And another asked for cube, fourth and fifth roots of a six-digit number.
The cube was placed outside for passersby to see as part of the Venice Biennale in Venice, Italy.
Geometrically, it is a cube being forced into a rhomboid by the fault.
[I]n Westeros, the Lannisters have the cube of gold and the Tyrells with the rich farmland of the Reach have the real resources.
Whisk the cold butter cubes into the sauce, a cube at a time, until all the butter is incorporated.
The addition of the inner lines, like D, quickly dispelled the suggestion of the cube.
This is the generall invention of a cube, both Geometricall and Arithmeticall.
You must remember, Doctor, that the power of a gun increases as the cube of its caliber or diameter of its bore.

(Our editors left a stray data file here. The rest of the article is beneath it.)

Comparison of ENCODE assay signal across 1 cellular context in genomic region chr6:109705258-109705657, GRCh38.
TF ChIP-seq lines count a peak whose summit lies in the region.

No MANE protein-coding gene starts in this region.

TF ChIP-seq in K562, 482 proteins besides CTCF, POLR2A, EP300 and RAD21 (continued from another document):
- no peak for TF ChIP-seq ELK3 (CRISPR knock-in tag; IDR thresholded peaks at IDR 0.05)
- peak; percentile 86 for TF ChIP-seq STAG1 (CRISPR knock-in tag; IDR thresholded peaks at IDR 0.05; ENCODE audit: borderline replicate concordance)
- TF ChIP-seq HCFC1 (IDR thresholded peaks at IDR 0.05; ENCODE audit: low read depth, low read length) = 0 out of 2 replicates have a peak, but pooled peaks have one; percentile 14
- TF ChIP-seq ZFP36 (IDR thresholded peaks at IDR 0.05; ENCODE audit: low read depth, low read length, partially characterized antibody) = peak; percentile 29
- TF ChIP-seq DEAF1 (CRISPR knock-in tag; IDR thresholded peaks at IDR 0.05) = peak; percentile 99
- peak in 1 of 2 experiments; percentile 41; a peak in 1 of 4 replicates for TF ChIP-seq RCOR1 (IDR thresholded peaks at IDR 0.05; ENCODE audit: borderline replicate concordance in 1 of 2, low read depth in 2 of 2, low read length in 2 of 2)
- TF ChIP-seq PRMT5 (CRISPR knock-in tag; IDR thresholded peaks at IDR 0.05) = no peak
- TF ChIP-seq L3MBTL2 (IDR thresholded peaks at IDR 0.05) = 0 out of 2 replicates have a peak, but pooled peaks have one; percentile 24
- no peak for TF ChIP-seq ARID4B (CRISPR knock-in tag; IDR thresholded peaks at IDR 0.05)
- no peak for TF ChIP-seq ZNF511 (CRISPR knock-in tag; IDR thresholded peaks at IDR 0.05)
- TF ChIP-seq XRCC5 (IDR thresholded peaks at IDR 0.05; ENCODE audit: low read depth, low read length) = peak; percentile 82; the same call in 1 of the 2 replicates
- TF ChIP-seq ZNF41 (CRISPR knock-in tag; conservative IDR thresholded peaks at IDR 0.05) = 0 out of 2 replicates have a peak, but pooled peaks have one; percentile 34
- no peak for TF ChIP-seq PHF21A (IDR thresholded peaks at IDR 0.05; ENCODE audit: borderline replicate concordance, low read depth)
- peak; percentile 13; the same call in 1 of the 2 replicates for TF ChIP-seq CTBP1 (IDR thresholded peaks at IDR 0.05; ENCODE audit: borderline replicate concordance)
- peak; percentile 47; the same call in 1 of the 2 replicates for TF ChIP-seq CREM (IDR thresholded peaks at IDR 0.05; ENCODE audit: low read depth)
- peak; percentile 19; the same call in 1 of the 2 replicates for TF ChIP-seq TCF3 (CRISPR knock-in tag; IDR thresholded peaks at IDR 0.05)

As 21 is unto 11, so is the cube of the diameter unto the spheare.
Put the cylinder on top of the cube and balance the sphere carefully upon the cylinder.
1550s, from Middle French cube (13c.) and directly from Latin cubus, from Greek kybos "a cube, a six-sided die, vertebra," perhaps from PIE root *keu(b)- "to bend, turn." Mathematical sense is from 1550s in English (it also was in the ancient Greek word: the Greeks threw with three dice; the highest possible roll was three sixes).
1580s in the mathematical sense; 1947 with meaning "cut in cubes," from cube (n.). The Greek verbal derivatives from the noun all referred to dice-throwing and gambling. Related: Cubed; cubing.
noun
Three-dimensional visual language for higher-order logic.
"The Cube Language", M. Najork et al, 1991 IEEE Workshop on Visual Langs, Oct 1991, pp.218-224.
[Jargon File]
1. [short for "cubicle"] A module in the open-plan offices used at many programming shops. "I've got the manuals in my cube."
2. A NeXT machine (which resembles a matte-black cube).